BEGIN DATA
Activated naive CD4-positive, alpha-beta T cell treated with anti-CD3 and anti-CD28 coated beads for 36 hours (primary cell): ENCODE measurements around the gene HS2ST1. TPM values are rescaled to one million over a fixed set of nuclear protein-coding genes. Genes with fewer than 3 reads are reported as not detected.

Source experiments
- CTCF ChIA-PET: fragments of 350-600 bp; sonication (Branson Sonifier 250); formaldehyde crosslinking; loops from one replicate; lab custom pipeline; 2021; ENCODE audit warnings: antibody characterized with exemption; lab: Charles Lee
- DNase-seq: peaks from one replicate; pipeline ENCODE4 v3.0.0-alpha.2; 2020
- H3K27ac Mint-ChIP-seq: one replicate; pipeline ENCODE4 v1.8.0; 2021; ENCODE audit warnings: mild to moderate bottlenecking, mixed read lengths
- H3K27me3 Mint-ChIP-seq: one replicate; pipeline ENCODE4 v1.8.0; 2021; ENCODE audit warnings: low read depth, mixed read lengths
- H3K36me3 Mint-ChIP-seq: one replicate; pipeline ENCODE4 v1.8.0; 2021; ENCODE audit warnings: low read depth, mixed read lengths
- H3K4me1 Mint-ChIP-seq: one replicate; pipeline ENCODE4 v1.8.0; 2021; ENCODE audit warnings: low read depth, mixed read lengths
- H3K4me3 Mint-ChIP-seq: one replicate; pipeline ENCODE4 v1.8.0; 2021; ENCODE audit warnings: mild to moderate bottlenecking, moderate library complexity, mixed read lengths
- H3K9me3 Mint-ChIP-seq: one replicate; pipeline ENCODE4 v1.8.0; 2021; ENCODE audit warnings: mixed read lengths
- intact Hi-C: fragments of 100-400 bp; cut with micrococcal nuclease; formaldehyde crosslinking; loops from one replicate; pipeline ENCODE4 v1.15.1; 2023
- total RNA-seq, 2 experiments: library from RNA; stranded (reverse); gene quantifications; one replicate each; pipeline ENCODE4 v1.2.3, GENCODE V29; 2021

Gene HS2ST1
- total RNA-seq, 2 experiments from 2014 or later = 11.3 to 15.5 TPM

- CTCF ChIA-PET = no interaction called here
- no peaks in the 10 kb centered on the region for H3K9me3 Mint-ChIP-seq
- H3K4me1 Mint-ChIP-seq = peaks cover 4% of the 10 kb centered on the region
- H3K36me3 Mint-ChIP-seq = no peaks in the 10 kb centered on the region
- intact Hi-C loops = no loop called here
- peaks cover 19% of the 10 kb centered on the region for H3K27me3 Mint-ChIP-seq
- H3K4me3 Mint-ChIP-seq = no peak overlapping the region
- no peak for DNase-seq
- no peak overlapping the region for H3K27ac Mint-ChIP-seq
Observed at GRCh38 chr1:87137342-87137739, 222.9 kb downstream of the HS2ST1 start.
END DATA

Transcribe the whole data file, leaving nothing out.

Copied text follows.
Activated naive CD4-positive, alpha-beta T cell treated with anti-CD3 and anti-CD28 coated beads for 36 hours (primary cell): ENCODE measurements around the gene HS2ST1. TPM values are rescaled to one million over a fixed set of nuclear protein-coding genes. Genes with fewer than 3 reads are reported as not detected.

Source experiments
- CTCF ChIA-PET: fragments of 350-600 bp; sonication (Branson Sonifier 250); formaldehyde crosslinking; loops from one replicate; lab custom pipeline; 2021; ENCODE audit warnings: antibody characterized with exemption; lab: Charles Lee
- DNase-seq: peaks from one replicate; pipeline ENCODE4 v3.0.0-alpha.2; 2020
- H3K27ac Mint-ChIP-seq: one replicate; pipeline ENCODE4 v1.8.0; 2021; ENCODE audit warnings: mild to moderate bottlenecking, mixed read lengths
- H3K27me3 Mint-ChIP-seq: one replicate; pipeline ENCODE4 v1.8.0; 2021; ENCODE audit warnings: low read depth, mixed read lengths
- H3K36me3 Mint-ChIP-seq: one replicate; pipeline ENCODE4 v1.8.0; 2021; ENCODE audit warnings: low read depth, mixed read lengths
- H3K4me1 Mint-ChIP-seq: one replicate; pipeline ENCODE4 v1.8.0; 2021; ENCODE audit warnings: low read depth, mixed read lengths
- H3K4me3 Mint-ChIP-seq: one replicate; pipeline ENCODE4 v1.8.0; 2021; ENCODE audit warnings: mild to moderate bottlenecking, moderate library complexity, mixed read lengths
- H3K9me3 Mint-ChIP-seq: one replicate; pipeline ENCODE4 v1.8.0; 2021; ENCODE audit warnings: mixed read lengths
- intact Hi-C: fragments of 100-400 bp; cut with micrococcal nuclease; formaldehyde crosslinking; loops from one replicate; pipeline ENCODE4 v1.15.1; 2023
- total RNA-seq, 2 experiments: library from RNA; stranded (reverse); gene quantifications; one replicate each; pipeline ENCODE4 v1.2.3, GENCODE V29; 2021

Gene HS2ST1
- total RNA-seq, 2 experiments from 2014 or later = 11.3 to 15.5 TPM

- CTCF ChIA-PET = no interaction called here
- no peaks in the 10 kb centered on the region for H3K9me3 Mint-ChIP-seq
- H3K4me1 Mint-ChIP-seq = peaks cover 4% of the 10 kb centered on the region
- H3K36me3 Mint-ChIP-seq = no peaks in the 10 kb centered on the region
- intact Hi-C loops = no loop called here
- peaks cover 19% of the 10 kb centered on the region for H3K27me3 Mint-ChIP-seq
- H3K4me3 Mint-ChIP-seq = no peak overlapping the region
- no peak for DNase-seq
- no peak overlapping the region for H3K27ac Mint-ChIP-seq
Observed at GRCh38 chr1:87137342-87137739, 222.9 kb downstream of the HS2ST1 start.